Sleeping Tips for Campers
What Sleeping Gear Should You Bring?
What's the difference between these bag types? Bags designed for camping are typically cut wider, offering more roll-around room (good for comfort) but less efficiency for retaining body heat (not so good on extra-chilly nights).
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Find a style that meets your comfort needs. Your choices:
Self-inflating foam pads: These compressible mattresses feature spongy foam housed within a waterproof nylon shell. A twist valve is located at one end. When opened, air rushes in to fill the vacuum and the foam expands. You may need to blow into the valve a few times to get the pad's cushioning to a desired level. Backpackers typically choose pads that are 1" to 2" thick (and sometimes 2.5"); pads 3" and thicker are targeted at car campers. Fitted sheets are available for some pads.
- Pros: Thinner backpacking pads are lightweight and pack down fairly small; thicker camping pads offer extra comfort. Both are good insulators.
- Cons: Pads 2.5" and up are too weighty and bulky for most backpackers.
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Air pads: Air, not foam, provides the cushioning here. A model such as the Therm-a-Rest NeoAir requires 2 dozen or so lung blasts to fill it, which is the tradeoff for the NeoAir's under-1-pound weight. Air pads from Big Agnes and Exped offer greater insulation value but add a little extra weight.
- Pros: Low weight, above-average cushioning.
- Cons: You need to blow for more than a minute to inflate them. Not much insulation value.
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Foam pads: These basic pads use dense, durable foam known as closed-cell foam. They're popular among backpackers for their low weight. Closed-cell foam pads are particularly effective when sleeping on cold, frozen or snow-covered ground, or when sleeping on rough surfaces that could puncture an inflatable pad.
- Pros: Light, inexpensive and nearly indestructible. They're good insulators, too, often used in tandem with an open-cell foam pad during winter camping. (Put the closed-cell foam pad next to the snow.)
- Cons: Bulky; modest cushioning, which is too Spartan for some sleepers.
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Air mattresses: A deluxe way to sleep when camping in a campground. Just don't forget the foot pump (or, with some models, an electric pump) or you may exhaust yourself trying to inflate it with your lungs.
- Pros: Resembles home mattresses. Kids think they're fun and familiar, and they're comfortable in a bouncy kind of way.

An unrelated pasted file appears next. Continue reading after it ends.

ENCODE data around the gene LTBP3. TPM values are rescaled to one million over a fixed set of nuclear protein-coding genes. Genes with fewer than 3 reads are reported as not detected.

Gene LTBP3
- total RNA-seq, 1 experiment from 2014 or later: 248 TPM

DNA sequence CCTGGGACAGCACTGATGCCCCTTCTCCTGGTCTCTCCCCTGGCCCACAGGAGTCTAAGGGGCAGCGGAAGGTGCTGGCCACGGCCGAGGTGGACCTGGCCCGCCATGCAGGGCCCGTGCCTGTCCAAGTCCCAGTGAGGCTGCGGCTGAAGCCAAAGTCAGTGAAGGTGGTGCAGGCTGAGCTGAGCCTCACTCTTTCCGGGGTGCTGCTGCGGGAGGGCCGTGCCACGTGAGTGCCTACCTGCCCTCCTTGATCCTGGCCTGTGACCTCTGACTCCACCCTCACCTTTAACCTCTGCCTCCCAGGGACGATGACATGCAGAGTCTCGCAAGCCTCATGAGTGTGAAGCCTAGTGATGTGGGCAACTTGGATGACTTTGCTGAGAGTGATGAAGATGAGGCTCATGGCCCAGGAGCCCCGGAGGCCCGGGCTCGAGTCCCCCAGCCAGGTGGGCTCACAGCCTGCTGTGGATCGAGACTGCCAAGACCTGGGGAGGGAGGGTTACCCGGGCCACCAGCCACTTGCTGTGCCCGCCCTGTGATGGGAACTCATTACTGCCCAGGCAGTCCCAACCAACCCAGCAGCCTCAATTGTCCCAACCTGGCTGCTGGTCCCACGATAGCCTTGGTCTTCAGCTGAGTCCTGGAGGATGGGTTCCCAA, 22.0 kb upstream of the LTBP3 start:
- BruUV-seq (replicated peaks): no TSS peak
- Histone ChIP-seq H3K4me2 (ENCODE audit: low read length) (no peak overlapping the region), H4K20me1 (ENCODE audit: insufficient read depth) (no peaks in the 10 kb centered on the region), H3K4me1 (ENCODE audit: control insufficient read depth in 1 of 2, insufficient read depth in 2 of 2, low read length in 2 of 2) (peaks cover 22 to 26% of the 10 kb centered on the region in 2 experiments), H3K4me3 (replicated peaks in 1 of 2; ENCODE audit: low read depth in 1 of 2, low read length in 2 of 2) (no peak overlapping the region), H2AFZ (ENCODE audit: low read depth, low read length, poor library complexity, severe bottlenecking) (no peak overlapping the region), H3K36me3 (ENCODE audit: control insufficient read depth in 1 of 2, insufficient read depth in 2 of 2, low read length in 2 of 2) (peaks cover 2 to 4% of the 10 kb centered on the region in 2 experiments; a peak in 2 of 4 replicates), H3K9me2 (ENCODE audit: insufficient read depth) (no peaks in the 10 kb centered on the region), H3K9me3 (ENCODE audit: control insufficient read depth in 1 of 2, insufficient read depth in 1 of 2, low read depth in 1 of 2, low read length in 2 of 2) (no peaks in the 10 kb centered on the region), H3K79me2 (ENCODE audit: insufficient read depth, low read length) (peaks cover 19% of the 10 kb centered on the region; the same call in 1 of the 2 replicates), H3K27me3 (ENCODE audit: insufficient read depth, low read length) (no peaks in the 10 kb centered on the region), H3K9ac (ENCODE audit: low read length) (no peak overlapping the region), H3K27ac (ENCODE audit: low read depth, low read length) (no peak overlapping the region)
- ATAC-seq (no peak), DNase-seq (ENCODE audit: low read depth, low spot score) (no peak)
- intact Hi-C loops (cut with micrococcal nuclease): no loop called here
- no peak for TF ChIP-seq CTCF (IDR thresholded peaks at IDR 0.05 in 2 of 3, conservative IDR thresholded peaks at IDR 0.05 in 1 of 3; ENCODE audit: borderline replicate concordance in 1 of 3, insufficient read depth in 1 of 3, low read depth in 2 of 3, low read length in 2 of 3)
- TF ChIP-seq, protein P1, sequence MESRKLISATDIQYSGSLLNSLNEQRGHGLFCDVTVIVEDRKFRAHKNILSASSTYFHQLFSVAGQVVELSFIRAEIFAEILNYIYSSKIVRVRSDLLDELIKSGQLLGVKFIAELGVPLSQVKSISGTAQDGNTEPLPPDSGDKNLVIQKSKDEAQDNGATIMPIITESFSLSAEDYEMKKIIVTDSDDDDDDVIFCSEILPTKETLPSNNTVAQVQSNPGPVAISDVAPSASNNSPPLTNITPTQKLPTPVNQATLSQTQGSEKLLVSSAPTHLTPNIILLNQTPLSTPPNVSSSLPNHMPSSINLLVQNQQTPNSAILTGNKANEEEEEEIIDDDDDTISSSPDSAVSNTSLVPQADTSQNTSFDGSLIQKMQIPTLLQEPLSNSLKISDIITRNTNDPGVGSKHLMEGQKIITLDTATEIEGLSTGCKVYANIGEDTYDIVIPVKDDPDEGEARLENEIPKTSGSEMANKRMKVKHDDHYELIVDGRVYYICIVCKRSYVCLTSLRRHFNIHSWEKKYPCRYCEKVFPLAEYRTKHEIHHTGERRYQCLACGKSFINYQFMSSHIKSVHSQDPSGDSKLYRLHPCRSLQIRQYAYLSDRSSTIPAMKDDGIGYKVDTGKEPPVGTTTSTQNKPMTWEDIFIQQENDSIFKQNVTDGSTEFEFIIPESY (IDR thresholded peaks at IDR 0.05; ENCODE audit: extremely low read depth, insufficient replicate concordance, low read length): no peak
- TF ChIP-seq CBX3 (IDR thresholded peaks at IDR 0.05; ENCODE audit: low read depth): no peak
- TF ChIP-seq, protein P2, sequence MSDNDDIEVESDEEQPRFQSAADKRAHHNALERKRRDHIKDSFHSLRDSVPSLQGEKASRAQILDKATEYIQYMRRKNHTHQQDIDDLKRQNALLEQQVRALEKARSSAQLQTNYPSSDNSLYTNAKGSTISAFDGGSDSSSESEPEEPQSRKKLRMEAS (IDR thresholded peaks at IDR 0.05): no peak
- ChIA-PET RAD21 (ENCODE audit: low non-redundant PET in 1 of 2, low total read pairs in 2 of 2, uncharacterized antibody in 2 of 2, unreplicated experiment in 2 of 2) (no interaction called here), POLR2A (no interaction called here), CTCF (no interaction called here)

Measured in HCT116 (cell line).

- Cons: Bulky and heavy; requires diligent effort to inflate. Not a good insulator when temperatures dip.
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Cots: For use in campgrounds, on supported bike rides and at research camps or similar long-term use. They keep you a comfortable distance from cold or rocky ground. Many sleepers also toss a pad on top to boost cushioning or insulation.
- Pros: Off-the-ground sleeping platform is reassuring to first-time campers. Especially appealing to people with bad backs.
- Cons: Bulky; requires some setup time; can fill up a tent's interior.
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Hammocks: An acquired taste, but hammock enthusiasts love them. On cool nights, some sleepers toss in a pad as an insulation buffer. Some ultralight backpackers pair hammocks with tarps and ditch the tent.
- Pros: Comfortable, light, fun.
- Cons: Finding the ideal setup spot can be a challenge.
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Other Sleeping Aids
- Pillows: Bring one from home or use a scaled-down camp pillow or a pillowcase and stuff it with some clothing.
- Eyeshades: Nice for sleeping in.
- Earplugs: They block out curious noises and can make urbanites more comfortable at night.
- Neck roll: It can come in handy at nap time.
- Light source (headlamp, flashlight or lantern): Some LED lanterns weigh in at less than 5 ounces.
Adapting to Sleeping Outdoors
Tent location. Make sure your tent floor is sitting on a flat, obstacle-free, durable surface. Avoid placing it atop back-gouging roots, rocks or pine cones.
Mentally prepare for new surroundings. Embrace the experience. Yes, you have voluntarily abandoned your comfortable bed in order to immerse yourself in the outdoors. The bathroom is no longer 8 paces from your bedside; it's now 6 sites down the campground loop. Be OK with that. The joy of the experience will override any temporary inconveniences.
Physically adapt. Two things often take urbanites by surprise on the first night of a camping trip: 1) How cool temperatures get after sundown, and 2) how dark the night sky is. So be prepared: Keep insulating clothing layers and a headlamp and/or flashlight handy. Hang an LED lantern inside your tent as soon as you set it up.